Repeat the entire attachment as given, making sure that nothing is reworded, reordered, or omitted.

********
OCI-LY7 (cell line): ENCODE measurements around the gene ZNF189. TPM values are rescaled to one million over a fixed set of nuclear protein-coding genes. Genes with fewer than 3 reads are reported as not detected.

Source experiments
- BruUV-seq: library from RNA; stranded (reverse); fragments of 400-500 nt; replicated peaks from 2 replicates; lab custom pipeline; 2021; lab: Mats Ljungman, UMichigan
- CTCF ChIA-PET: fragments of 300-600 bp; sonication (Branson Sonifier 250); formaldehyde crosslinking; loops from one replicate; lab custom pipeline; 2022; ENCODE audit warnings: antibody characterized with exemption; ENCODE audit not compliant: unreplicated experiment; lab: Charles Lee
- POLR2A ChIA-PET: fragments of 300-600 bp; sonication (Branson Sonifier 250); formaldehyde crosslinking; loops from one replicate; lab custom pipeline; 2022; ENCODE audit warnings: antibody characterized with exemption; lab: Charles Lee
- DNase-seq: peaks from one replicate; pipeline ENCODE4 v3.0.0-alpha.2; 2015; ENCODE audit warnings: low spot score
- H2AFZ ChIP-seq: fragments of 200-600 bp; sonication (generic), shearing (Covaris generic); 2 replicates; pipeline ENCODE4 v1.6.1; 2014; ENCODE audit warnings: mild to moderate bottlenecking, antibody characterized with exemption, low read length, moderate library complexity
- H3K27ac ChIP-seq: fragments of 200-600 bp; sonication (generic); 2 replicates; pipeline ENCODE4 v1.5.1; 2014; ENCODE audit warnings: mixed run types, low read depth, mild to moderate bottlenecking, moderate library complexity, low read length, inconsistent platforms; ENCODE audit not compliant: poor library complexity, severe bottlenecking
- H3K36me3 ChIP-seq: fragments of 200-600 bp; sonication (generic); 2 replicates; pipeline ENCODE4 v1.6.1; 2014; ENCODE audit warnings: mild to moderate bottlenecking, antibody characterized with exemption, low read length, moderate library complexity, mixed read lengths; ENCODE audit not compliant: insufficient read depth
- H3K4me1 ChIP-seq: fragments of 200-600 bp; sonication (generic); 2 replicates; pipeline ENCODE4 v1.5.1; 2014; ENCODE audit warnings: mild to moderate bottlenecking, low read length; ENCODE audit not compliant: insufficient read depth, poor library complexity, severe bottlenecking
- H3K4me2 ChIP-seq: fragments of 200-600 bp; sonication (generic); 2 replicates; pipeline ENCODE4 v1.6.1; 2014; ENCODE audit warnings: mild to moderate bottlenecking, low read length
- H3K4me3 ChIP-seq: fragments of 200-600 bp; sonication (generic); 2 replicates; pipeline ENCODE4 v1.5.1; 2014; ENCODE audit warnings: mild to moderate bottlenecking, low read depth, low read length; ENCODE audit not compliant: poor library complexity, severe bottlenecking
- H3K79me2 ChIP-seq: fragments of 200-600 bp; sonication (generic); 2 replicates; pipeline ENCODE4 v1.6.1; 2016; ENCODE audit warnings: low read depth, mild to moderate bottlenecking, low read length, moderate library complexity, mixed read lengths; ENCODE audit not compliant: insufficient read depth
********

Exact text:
OCI-LY7 (cell line): ENCODE measurements around the gene ZNF189. TPM values are rescaled to one million over a fixed set of nuclear protein-coding genes. Genes with fewer than 3 reads are reported as not detected.

Source experiments
- BruUV-seq: library from RNA; stranded (reverse); fragments of 400-500 nt; replicated peaks from 2 replicates; lab custom pipeline; 2021; lab: Mats Ljungman, UMichigan
- CTCF ChIA-PET: fragments of 300-600 bp; sonication (Branson Sonifier 250); formaldehyde crosslinking; loops from one replicate; lab custom pipeline; 2022; ENCODE audit warnings: antibody characterized with exemption; ENCODE audit not compliant: unreplicated experiment; lab: Charles Lee
- POLR2A ChIA-PET: fragments of 300-600 bp; sonication (Branson Sonifier 250); formaldehyde crosslinking; loops from one replicate; lab custom pipeline; 2022; ENCODE audit warnings: antibody characterized with exemption; lab: Charles Lee
- DNase-seq: peaks from one replicate; pipeline ENCODE4 v3.0.0-alpha.2; 2015; ENCODE audit warnings: low spot score
- H2AFZ ChIP-seq: fragments of 200-600 bp; sonication (generic), shearing (Covaris generic); 2 replicates; pipeline ENCODE4 v1.6.1; 2014; ENCODE audit warnings: mild to moderate bottlenecking, antibody characterized with exemption, low read length, moderate library complexity
- H3K27ac ChIP-seq: fragments of 200-600 bp; sonication (generic); 2 replicates; pipeline ENCODE4 v1.5.1; 2014; ENCODE audit warnings: mixed run types, low read depth, mild to moderate bottlenecking, moderate library complexity, low read length, inconsistent platforms; ENCODE audit not compliant: poor library complexity, severe bottlenecking
- H3K36me3 ChIP-seq: fragments of 200-600 bp; sonication (generic); 2 replicates; pipeline ENCODE4 v1.6.1; 2014; ENCODE audit warnings: mild to moderate bottlenecking, antibody characterized with exemption, low read length, moderate library complexity, mixed read lengths; ENCODE audit not compliant: insufficient read depth
- H3K4me1 ChIP-seq: fragments of 200-600 bp; sonication (generic); 2 replicates; pipeline ENCODE4 v1.5.1; 2014; ENCODE audit warnings: mild to moderate bottlenecking, low read length; ENCODE audit not compliant: insufficient read depth, poor library complexity, severe bottlenecking
- H3K4me2 ChIP-seq: fragments of 200-600 bp; sonication (generic); 2 replicates; pipeline ENCODE4 v1.6.1; 2014; ENCODE audit warnings: mild to moderate bottlenecking, low read length
- H3K4me3 ChIP-seq: fragments of 200-600 bp; sonication (generic); 2 replicates; pipeline ENCODE4 v1.5.1; 2014; ENCODE audit warnings: mild to moderate bottlenecking, low read depth, low read length; ENCODE audit not compliant: poor library complexity, severe bottlenecking
- H3K79me2 ChIP-seq: fragments of 200-600 bp; sonication (generic); 2 replicates; pipeline ENCODE4 v1.6.1; 2016; ENCODE audit warnings: low read depth, mild to moderate bottlenecking, low read length, moderate library complexity, mixed read lengths; ENCODE audit not compliant: insufficient read depth